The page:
Casimir, G, Lee, K and Loon, M (2012) 'Knowledge sharing: influences of trust, commitment and cost.' Journal of Knowledge Management, 16 (5). pp. 740-753. ISSN 1367-3270

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Purpose: This paper's aim is to examine the influence of perceived cost of sharing knowledge and affective trust in colleagues on the relationship between affective commitment and knowledge sharing. Design/methodology/approach: The methodology used was a survey of 496 employees from 15 organizations across ten industries. Findings: Affective trust in colleagues moderates the relationship between affective commitment and knowledge sharing and the relationship between cost of knowledge sharing and knowledge sharing. Research limitations/implications: Future researchers should operationalize the perceived cost of knowledge sharing construct to include other potential group barriers; for instance, politics and organizational barriers, management commitment and lack of trust. Practical implications: The findings of this study suggest that employees who value social relationships and social resources tend to view knowledge as a collectively owned commodity. As such, their knowledge sharing behavior reflects the model of reciprocal social exchanges. Social implications: The results of this study indicate that an organizational culture that encourages affect-based trust between colleagues will facilitate knowledge sharing. Originality/value: The paper bridges the gap between the literature on knowledge sharing, perceived cost of knowledge sharing, affective organizational commitment and trust in a single model.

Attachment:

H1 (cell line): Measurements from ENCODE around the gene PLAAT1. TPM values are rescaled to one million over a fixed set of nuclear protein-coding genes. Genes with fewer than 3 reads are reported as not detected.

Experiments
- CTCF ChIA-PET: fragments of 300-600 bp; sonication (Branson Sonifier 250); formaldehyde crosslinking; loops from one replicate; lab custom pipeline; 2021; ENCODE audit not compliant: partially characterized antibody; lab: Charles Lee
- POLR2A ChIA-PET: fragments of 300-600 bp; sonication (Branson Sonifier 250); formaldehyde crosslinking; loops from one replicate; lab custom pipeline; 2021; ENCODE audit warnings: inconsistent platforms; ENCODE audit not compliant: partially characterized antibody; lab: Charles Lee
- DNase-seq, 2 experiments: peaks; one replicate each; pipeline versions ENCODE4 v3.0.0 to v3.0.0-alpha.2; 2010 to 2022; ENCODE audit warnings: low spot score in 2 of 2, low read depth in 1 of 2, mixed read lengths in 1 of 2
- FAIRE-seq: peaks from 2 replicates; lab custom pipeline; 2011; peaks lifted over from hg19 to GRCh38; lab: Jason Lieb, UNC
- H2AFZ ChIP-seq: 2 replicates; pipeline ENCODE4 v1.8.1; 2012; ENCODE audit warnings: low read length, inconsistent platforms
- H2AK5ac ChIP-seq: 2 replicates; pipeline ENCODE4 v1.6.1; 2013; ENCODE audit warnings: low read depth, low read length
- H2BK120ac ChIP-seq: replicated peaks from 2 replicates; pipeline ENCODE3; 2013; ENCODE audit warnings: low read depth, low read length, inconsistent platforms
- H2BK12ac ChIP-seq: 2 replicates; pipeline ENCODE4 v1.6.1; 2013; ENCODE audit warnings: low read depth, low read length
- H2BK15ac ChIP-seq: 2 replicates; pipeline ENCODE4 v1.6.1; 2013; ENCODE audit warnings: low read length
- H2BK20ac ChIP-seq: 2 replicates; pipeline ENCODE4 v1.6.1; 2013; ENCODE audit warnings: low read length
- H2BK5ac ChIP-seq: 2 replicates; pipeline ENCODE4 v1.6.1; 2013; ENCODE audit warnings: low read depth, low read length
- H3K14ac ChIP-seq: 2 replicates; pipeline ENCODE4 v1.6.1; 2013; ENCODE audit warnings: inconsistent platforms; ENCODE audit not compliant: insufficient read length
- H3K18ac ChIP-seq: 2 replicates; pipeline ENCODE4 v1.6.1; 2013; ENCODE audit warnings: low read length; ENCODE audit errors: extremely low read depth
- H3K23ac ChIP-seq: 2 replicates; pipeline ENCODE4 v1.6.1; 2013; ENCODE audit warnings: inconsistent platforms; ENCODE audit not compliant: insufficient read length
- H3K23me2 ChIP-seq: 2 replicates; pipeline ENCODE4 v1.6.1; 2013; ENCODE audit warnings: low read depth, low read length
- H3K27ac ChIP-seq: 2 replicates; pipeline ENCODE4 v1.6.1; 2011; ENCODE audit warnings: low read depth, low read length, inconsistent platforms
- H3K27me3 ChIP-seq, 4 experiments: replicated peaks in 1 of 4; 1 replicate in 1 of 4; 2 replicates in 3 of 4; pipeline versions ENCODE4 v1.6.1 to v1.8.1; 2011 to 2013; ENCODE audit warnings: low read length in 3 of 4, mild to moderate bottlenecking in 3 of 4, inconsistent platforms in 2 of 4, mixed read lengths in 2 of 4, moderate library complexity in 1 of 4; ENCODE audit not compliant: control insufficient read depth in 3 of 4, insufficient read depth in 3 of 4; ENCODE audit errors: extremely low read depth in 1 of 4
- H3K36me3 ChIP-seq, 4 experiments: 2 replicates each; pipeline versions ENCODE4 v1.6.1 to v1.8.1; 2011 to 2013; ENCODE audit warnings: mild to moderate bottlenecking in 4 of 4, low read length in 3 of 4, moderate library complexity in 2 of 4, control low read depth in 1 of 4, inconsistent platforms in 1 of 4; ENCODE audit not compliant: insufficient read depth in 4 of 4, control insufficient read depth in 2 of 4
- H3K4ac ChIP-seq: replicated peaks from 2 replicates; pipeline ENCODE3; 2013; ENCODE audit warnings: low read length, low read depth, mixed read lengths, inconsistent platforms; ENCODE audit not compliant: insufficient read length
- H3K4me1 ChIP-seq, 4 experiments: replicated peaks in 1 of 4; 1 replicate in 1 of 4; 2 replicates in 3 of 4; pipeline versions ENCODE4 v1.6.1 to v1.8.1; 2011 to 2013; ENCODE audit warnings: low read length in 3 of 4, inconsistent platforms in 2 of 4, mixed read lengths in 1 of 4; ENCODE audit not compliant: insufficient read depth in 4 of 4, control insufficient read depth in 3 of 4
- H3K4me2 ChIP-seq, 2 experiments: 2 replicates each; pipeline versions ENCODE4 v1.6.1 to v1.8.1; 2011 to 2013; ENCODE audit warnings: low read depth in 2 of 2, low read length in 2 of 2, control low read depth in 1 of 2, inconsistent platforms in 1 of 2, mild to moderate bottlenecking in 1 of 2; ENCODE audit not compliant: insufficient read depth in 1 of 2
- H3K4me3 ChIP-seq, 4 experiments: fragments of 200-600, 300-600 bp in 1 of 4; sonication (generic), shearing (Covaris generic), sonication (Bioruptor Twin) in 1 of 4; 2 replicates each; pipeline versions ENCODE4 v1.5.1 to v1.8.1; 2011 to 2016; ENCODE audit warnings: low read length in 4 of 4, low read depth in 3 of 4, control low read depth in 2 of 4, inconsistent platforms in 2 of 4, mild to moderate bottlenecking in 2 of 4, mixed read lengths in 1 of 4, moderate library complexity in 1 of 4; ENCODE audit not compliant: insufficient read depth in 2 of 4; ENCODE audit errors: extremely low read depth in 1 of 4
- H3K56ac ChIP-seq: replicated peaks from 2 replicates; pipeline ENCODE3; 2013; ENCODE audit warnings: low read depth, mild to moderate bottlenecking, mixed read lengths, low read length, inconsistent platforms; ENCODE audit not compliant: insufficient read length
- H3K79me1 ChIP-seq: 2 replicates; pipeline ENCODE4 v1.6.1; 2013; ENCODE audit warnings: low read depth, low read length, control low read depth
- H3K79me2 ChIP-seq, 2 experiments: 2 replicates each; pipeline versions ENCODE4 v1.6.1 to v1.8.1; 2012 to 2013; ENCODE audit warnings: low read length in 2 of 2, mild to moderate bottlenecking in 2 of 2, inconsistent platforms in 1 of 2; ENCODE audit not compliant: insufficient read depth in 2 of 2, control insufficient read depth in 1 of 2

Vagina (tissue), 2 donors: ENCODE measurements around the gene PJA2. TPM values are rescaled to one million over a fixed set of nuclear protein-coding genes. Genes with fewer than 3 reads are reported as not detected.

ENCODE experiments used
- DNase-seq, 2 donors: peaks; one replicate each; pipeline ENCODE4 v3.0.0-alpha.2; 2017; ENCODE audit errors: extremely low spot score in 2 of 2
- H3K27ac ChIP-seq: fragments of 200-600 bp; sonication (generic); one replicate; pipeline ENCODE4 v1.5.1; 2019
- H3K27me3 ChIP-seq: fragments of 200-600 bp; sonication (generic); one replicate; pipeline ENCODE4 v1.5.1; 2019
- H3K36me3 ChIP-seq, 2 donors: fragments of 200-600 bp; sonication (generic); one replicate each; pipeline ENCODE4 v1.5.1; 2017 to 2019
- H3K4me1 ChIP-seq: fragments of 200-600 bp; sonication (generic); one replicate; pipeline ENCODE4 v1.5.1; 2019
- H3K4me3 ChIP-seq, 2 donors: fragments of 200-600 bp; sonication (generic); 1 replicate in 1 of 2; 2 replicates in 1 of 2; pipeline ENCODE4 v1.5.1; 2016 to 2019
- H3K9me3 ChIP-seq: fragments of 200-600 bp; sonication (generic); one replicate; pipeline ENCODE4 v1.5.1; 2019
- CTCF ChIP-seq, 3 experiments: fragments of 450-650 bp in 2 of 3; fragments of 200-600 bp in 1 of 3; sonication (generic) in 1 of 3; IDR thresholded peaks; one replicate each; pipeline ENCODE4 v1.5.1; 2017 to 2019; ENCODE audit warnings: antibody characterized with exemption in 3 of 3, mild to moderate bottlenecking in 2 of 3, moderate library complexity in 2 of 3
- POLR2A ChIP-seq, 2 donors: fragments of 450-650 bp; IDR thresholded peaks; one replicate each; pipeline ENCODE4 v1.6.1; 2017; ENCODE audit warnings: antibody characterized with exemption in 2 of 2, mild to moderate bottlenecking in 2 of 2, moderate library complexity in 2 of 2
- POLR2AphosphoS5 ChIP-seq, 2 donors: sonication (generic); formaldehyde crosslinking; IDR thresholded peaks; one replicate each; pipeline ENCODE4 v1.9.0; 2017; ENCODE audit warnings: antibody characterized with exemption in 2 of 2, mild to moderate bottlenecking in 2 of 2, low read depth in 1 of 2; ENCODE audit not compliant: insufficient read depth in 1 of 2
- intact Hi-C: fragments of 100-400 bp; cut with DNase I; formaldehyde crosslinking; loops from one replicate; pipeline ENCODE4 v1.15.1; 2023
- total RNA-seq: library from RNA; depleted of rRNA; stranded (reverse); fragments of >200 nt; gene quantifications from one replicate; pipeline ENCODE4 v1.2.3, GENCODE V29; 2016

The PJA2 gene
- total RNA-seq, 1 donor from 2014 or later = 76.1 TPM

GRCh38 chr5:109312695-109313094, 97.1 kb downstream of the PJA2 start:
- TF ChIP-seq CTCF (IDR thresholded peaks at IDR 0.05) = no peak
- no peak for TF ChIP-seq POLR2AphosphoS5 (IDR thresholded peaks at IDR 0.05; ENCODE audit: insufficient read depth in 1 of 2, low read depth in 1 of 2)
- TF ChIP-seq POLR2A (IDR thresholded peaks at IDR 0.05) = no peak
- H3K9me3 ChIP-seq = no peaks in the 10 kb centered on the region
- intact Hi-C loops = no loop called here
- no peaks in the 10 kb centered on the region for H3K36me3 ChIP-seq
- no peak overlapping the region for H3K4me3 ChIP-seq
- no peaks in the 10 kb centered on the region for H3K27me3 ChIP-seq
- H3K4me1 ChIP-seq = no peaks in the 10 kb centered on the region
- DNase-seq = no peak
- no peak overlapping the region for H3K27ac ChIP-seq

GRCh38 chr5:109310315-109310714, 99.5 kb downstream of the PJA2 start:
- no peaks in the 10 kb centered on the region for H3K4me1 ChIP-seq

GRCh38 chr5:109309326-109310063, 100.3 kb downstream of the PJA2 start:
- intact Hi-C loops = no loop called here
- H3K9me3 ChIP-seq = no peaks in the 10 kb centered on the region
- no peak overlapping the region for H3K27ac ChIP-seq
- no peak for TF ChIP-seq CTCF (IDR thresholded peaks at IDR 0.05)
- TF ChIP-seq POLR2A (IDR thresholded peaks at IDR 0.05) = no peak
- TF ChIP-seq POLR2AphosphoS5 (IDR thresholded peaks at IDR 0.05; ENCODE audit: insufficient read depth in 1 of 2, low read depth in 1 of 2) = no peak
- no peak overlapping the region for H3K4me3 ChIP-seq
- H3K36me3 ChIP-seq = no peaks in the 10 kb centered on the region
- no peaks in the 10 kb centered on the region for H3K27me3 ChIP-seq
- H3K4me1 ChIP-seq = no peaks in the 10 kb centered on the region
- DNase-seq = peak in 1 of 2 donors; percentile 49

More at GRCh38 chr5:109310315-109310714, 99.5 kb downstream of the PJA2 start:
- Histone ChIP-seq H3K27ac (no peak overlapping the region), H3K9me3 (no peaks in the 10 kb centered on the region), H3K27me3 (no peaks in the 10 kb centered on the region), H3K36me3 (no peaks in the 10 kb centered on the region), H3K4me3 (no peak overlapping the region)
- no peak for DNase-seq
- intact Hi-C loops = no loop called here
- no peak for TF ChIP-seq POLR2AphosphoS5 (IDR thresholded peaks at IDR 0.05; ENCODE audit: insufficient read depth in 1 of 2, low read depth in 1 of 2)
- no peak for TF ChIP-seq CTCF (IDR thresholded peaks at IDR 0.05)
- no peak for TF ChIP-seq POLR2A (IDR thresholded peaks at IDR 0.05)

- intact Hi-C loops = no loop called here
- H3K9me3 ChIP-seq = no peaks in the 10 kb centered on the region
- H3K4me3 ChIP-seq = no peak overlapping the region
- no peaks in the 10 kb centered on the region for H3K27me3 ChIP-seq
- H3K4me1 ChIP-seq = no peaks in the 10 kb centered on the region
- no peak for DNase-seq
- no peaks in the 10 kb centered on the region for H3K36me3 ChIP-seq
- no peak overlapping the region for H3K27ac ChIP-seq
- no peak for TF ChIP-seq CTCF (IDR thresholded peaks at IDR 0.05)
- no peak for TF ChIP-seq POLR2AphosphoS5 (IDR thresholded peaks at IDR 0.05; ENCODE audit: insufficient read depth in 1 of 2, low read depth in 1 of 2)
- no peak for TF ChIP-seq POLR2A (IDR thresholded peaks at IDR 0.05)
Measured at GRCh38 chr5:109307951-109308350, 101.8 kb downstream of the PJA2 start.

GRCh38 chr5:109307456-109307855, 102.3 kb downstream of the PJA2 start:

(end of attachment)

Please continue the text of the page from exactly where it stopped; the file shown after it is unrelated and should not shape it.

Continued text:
Item Type: Article
Keywords: knowledge sharing, affective commitment, trust in colleagues, perceived cost of knowledge sharing, knowledge transfer, trust
Divisions: College of Liberal Arts
Date Deposited: 16 Jun 2017 14:46
Last Modified: 07 Aug 2017 15:31
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